Depth in hold

 

 

 

Danish and french shipwrights defined the depth in hold as the distance (black line) between the upper surface of the keel  - including rabbet line - and the lower surface of the deck beams of the closest armed deck (the upper deck, in this case). This ship has a depth in hold of 18' 2''.

British depth in hold was distance (green line) between the upper surface of the keel  - including rabbet line - and the lower surface of the deck beams of the closest continuous deck (the gun or lower deck in this case). Depth in hold measured this way is 12' 3''.

 

 

Easy, isn´t it? ;)

 

To complicate things a bit, let´s convert the danish fod used so far into french pied de roi and british feet and apply the corresponding measurement methods.

 

Danish

 

Length    138' 6''    Breadth 36' 8''  Depth in Hold 18' 2''

 

French

 

Length    139' 6''     Breadth 35' 4''   Depth in Hold 17' 7''

 

British

 

Length    147' 5''     Breadth extreme 38' 9''   Depth in Hold 12' 7,5''

 

 

 

 

Links:

 

http://www.marinewiki.org/index.php?title=Lines_plan

http://modelshipworldforum.com/resources/plans_and_research/InterpretingLineDrawings.pdf

Edited by Malachi
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This is AMAZING! I started building a 3d model for this game but got stuck and abandoned the whole project. You are an inspiration to start modeling a ship again. Thank you! :)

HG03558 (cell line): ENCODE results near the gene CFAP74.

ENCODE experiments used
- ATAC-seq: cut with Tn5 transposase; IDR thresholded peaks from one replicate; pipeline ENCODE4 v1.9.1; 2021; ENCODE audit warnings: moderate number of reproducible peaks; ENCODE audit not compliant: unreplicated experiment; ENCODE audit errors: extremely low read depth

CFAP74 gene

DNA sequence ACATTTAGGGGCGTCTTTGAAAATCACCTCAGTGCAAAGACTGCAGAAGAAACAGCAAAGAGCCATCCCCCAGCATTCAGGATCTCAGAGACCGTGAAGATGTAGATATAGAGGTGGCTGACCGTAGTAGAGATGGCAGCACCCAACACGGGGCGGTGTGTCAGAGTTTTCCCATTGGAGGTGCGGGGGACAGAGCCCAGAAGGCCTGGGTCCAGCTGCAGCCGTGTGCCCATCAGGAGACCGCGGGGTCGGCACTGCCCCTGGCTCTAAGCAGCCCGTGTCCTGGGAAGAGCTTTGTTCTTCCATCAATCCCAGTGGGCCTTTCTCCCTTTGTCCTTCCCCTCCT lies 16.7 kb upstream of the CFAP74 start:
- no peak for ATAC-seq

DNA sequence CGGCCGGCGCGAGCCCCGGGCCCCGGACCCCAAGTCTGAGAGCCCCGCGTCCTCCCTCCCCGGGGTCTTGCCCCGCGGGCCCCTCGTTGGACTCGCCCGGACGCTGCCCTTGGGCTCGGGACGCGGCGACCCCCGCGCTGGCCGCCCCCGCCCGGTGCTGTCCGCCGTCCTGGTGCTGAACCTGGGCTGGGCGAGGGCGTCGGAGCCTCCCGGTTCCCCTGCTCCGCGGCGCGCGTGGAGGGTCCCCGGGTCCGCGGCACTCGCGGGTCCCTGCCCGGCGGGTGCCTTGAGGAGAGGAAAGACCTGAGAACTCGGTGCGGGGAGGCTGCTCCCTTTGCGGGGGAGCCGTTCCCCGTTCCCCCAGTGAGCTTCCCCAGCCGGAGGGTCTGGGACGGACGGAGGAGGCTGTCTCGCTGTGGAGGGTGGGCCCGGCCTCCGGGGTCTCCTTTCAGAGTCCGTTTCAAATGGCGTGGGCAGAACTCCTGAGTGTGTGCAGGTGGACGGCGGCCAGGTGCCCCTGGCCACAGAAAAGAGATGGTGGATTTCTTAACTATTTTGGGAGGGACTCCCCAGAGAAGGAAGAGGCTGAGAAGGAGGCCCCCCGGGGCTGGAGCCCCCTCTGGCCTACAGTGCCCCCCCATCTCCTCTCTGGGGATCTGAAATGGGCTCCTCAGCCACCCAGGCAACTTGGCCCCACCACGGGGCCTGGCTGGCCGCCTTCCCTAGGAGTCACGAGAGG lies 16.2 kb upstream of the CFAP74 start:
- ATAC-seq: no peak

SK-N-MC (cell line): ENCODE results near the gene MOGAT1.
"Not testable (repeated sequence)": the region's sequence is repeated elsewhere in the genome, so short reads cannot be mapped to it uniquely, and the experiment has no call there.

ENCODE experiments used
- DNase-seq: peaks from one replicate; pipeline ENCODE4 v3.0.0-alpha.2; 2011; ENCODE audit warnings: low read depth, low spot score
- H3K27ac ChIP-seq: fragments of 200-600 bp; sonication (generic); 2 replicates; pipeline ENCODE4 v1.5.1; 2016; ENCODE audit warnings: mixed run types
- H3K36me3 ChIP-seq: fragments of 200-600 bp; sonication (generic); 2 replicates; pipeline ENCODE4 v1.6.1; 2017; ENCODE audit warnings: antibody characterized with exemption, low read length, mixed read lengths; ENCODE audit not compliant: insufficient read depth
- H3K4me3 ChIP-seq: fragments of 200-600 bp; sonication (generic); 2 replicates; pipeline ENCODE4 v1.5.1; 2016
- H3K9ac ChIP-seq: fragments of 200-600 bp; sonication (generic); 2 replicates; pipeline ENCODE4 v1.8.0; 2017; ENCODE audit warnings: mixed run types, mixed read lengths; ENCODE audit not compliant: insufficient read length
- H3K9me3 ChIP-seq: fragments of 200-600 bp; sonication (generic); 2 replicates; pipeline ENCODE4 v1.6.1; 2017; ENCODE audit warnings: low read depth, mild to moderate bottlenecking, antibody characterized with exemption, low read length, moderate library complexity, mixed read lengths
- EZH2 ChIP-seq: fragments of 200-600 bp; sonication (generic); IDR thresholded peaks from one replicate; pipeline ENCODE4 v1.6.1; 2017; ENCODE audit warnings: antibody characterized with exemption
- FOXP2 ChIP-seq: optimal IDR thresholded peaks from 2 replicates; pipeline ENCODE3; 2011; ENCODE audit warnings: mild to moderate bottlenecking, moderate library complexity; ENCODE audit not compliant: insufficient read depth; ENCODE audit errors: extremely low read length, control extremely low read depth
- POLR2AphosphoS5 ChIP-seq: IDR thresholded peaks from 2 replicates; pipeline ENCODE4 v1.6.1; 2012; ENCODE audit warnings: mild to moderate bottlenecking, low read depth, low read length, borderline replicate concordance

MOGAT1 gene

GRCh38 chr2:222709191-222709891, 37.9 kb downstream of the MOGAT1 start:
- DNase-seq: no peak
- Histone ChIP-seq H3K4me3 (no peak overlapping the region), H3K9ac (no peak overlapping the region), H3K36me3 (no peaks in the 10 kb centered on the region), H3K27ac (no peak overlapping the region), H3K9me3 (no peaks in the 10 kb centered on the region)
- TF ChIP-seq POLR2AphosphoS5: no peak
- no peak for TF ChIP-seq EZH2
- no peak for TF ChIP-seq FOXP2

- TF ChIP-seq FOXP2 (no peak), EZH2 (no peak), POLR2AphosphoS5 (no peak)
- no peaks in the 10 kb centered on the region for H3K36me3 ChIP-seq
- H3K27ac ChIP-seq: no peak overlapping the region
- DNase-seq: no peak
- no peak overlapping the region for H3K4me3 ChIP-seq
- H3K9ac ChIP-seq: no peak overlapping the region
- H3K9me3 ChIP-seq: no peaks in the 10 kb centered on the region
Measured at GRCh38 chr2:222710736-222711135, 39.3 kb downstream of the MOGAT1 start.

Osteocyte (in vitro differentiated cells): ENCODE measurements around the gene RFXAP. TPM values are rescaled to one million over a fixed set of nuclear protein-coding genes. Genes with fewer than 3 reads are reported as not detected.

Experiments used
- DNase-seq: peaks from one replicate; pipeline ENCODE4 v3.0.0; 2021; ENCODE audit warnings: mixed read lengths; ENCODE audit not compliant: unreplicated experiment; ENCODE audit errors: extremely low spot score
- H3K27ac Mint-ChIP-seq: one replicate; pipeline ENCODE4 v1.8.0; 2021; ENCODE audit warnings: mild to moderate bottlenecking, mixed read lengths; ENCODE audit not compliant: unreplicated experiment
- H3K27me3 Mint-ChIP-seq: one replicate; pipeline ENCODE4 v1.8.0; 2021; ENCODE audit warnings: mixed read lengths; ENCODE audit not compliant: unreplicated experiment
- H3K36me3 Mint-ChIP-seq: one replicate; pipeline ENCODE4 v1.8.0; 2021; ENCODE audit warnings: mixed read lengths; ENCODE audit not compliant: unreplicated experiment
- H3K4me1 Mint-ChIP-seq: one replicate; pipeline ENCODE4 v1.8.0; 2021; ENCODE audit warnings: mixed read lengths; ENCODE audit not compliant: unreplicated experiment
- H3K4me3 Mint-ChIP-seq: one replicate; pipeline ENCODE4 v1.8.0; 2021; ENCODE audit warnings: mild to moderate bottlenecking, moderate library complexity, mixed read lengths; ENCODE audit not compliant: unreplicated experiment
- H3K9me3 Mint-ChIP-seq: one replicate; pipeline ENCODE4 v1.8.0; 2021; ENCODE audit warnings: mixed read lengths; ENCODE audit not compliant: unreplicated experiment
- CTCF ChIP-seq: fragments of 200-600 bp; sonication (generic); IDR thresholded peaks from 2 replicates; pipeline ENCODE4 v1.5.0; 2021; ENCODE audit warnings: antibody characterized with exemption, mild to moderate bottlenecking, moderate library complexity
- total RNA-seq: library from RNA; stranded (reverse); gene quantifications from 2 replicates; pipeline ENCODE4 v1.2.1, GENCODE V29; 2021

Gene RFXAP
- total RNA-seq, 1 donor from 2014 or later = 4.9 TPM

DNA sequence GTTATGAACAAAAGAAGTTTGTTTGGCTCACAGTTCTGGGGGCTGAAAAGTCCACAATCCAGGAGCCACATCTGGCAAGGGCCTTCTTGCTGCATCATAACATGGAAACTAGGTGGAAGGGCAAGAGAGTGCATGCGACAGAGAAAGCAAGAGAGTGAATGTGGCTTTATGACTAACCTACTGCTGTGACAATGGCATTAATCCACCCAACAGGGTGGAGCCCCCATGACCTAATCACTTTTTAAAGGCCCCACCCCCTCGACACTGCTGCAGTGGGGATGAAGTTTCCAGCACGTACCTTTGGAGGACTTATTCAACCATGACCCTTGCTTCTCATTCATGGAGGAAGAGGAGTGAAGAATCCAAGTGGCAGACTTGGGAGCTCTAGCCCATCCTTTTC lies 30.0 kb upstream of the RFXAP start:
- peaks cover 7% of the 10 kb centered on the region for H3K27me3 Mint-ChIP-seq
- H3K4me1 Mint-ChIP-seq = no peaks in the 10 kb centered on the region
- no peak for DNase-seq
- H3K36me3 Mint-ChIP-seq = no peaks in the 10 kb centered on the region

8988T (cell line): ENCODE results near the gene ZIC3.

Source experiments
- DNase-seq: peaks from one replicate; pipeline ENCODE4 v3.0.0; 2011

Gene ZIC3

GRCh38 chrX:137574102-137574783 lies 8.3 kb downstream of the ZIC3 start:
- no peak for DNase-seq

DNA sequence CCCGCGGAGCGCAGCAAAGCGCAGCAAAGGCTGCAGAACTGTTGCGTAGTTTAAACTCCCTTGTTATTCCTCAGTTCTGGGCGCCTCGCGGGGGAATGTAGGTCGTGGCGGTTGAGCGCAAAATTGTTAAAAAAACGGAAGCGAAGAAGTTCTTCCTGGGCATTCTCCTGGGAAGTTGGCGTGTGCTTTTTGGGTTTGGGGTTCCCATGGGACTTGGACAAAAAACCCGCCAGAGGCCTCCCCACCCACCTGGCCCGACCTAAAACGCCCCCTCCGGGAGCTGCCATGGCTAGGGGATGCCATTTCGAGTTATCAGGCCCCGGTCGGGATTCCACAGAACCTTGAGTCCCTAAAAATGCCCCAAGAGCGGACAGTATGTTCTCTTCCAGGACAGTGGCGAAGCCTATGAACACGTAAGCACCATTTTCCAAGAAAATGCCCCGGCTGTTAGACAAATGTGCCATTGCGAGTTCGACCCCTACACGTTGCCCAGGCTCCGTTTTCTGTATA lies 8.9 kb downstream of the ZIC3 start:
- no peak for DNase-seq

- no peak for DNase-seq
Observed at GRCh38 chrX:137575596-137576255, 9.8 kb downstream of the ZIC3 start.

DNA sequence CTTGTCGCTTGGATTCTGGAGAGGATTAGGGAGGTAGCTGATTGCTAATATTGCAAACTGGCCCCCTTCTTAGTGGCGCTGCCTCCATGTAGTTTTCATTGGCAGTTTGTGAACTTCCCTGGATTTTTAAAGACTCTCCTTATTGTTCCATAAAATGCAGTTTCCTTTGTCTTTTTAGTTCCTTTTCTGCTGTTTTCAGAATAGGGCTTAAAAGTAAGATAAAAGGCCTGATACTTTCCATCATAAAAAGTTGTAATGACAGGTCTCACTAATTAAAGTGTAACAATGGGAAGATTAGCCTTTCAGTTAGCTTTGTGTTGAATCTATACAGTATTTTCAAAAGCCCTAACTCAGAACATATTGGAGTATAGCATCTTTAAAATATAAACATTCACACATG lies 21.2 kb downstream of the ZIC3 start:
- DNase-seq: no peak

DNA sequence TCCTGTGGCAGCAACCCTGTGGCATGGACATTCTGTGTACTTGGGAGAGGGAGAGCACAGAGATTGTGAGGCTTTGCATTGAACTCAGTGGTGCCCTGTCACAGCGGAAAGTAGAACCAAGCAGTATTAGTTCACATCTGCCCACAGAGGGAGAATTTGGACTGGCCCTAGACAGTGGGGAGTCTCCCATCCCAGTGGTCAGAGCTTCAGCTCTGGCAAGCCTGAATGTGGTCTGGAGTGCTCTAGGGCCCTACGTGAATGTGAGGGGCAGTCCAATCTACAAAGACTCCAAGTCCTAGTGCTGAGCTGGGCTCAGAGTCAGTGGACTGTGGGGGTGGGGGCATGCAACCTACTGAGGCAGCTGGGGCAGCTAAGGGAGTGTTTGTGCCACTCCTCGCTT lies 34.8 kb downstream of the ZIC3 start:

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You´re welcome :) Out of interest, where did you get stuck? Research, plan preparation, modelling itself etc. ?

 

By the way, I´m still searching for a suitable ship for the Blender tutorial, so if any of you has an interesting ship you want to see a hull model of, let me know.

Freia, L'Artémise or La Forte would be my choice for now.

The plan(s) should be available for free, though. 

 

 

 

 

 

Edit: Added two pics about the buttock lines and two links to the OP.

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You´re welcome :) Out of interest, where did you get stuck? Research, plan preparation, modelling itself etc. ?

 

By the way, I´m still searching for a suitable ship for the Blender tutorial, so if any of you has an interesting ship you want to see a hull model of, let me know.

Freia, L'Artémise or La Forte would be my choice for now.

The plan(s) should be available for free, though. 

 

 

 

 

 

Edit: Added two pics about the buttock lines and two links to the OP.

It started probably at the plan preparation and that caused problems while modeling. The part you call "L'Estain" caused a lot of problems in my head :). As you already said, this part looks very easy if you look at it form a certain angle, but it is actually a very complex shape. And as i am a perfectionist i want to have a clear picture of everything in my head. I hope this part is easier than it looked back then and maybe this tutorial will help me figure it out.

 

I prefer earlier ships because i really like those work of arts of the earlier times. I really like ships like Adolph Friedric(Swedish 24 gun Merchant), L'Ambitieux(French 80 gun). But i think, after looking at your selection, you are more drawn toward the later ships. Am i right?